Senate GOP shifts on police reform
Senate Republicans are signaling a sharp shift on police reform, raising the chances that federal legislation could actually clear Congress and reach President Trump’s desk.
Just a week ago, it seemed likely that a legislative package would pass the House but run into a dam in the Senate, where Republicans seemed more focused on retaining their majority and bolstering an economy tanked by the coronavirus pandemic.
Yet the dark political clouds hovering over the White House and the Senate’s GOP majority coupled with a dramatic swing in polling showing a majority of Americans believe African Americans are the victims of excessive force by police have changed the political winds.
So have missteps by President Trump, who has GOP senators worried their majority is at greater risk given his handling of protests sparked by the police killing of George Floyd.
Sen. Tim Scott (S.C.), the only African American Republican in the Senate, has been tapped by Senate Majority Leader Mitch McConnell (R-Ky.) to lead a working group of GOP senators in drafting police reform legislation.
Scott on Tuesday met with White House chief of staff Mark Meadows, White House adviser Jared Kushner, the president’s son-in-law, and deputy assistant to the president Ja’Ron Smith to discuss reforms.
“I think it’s important to have a response,” McConnell told reporters Tuesday.
“None of us have had the experience of being an African American in this country and dealing with this discrimination, which persists here some 50 years after the 1964 civil rights bill and the 1965 civil rights bill,” he added.
“We’re still wrestling with America’s original sin,” McConnell said, referring to slavery. “We try to get better but every now and then it’s perfectly clear we’re a long way from the finish line.”
“I think the best way for the Senate Republicans to go forward on this is to listen to one of our own, who’s had these experiences — he’s had them since he’s been in the United States Senate,” McConnell said of Scott.
Democrats have noticed a change in the Senate.
“There were no signs or signals last week but if they did what I did and went home and talked to the people who were engaged in the demonstrations and speaking out, they may have come to a different conclusion,” said Senate Democratic Whip Dick Durbin (Ill.).
McConnell last week did not make any commitment to moving police reform legislation, only telling reporters “there may be a role for Congress to play,” saying he would talk with colleagues “about what, if anything, is appropriate for us to do.”
While McConnell said the deaths of Floyd and other African Americans were “egregious wrongs,” he made no mention of police reform legislation when laying out the agenda for the June work period.
McConnell on Tuesday said Republicans would decide to proceed legislatively once Scott and the working group of GOP colleagues he is leading make their recommendations.
“Once Sen. Scott and his team decide what to recommend, we’ll let you know,” he said.
The pressure on the GOP-controlled Senate to act has increased because of Trump, who has alarmed Republicans with his tweets and other actions related to the crisis.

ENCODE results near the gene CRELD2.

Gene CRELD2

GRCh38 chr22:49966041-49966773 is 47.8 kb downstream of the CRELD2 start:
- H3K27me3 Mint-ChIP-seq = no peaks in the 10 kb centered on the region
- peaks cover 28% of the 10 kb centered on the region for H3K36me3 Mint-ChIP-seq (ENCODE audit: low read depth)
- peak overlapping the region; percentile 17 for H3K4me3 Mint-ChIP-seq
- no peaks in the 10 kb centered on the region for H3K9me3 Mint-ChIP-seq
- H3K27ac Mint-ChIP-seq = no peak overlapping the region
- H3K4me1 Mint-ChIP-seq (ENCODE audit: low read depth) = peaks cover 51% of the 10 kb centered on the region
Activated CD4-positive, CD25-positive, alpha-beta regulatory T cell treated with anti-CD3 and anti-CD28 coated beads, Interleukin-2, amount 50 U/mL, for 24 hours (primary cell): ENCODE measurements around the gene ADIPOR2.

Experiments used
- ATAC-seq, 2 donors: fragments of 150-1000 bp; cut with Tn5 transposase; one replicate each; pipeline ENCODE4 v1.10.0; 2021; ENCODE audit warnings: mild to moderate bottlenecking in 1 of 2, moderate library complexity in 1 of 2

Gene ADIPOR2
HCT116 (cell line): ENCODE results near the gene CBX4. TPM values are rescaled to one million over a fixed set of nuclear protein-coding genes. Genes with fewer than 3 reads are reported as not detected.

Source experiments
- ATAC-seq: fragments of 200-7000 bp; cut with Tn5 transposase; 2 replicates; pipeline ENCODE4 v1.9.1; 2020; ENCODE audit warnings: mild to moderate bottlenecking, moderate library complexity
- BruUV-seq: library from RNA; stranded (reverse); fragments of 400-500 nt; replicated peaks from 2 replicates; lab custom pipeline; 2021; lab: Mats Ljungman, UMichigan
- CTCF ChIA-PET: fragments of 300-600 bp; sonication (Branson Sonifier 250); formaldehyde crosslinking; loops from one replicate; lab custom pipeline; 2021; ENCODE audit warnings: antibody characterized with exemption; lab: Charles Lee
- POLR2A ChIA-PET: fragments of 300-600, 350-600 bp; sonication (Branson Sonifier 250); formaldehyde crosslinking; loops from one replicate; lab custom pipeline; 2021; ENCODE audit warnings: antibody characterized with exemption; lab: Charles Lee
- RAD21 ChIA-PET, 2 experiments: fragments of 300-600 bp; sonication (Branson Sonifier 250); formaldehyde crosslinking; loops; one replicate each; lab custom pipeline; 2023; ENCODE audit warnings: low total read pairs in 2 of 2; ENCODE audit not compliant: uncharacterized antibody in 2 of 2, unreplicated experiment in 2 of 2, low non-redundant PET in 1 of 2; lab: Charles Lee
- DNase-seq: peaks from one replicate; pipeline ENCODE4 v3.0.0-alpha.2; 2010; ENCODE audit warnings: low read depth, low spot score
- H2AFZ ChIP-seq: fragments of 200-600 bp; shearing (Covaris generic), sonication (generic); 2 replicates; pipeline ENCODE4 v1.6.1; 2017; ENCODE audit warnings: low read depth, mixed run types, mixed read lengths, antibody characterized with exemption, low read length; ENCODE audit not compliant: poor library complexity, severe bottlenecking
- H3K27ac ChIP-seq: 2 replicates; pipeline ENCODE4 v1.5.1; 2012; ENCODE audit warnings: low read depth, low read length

On Tuesday, Trump annoyed Republicans again with a tweet suggesting that Martin Gugino, a 75-year-old protester who suffered a head injury after being pushed by Buffalo, N.Y., police, may be an “ANTIFA provocateur.”
A number of GOP senators dodged questions about the tweet on Tuesday, while McConnell sought to refocus attention on how Senate Republicans, not the president, are responding to the protests.
Scott told reporters after the Republican Caucus lunch that the GOP bill will likely include anti-lynching legislation that stalled on the Senate floor last week as well as proposals to review no-knock warrants, such as the one that led to Breonna Taylor’s death in Louisville, Ky., and funding for more police body cameras.
House Democrats unveiled their own legislation Monday, and it is likely to be much broader than anything that emerges from the Senate — which will create a huge challenge to delivering a measure to Trump.
Senate Republican Whip John Thune (S.D.) said the goal is to pass bipartisan legislation. “I think there’s some common ground there we could find. It depends on whether the Democrats are willing to work with us,” he said.
Scott on Tuesday discussed one difference. He said the GOP legislation would differ from a Democratic proposal on no-knock warrants by establishing a mechanism to notify the federal government when they’re used so lawmakers can have more information. He noted that the Democratic legislation would ban no-knock warrants in drug cases, a step he described as too far for him and the GOP.
“I basically shy away from telling local law enforcement you shouldn’t do that or you can’t do this,” he said.
Scott and his group are also reviewing proposals addressing the use of force by police officers that results in death or serious bodily injury, such as finding a way to collect more data. He noted that only about 40 percent of police departments are reporting to the Department of Justice about incidents that lead to death or serious injury.
The Senate GOP working group is also looking at increasing deescalation training and possibly bias training as well for police. One idea is to establish a national police commission study to examine “best practices that can be used across all departments,” Scott said.
Scott’s working group includes Senate Judiciary Committee Chairman Lindsey Graham (R-S.C.), Sen. Shelley Moore Capito (R-W.Va.), Sen. John Cornyn (R-Texas), Sen. Ben Sasse (R-Neb.) and Sen. James Lankford (R-Okla.).
Sen. Cory Booker (D-N.J.), one of the sponsors of the Democratic bill, said Tuesday he is having conversations with Scott.
“Tim’s a good friend, we’re having a lot of conversations,” he said.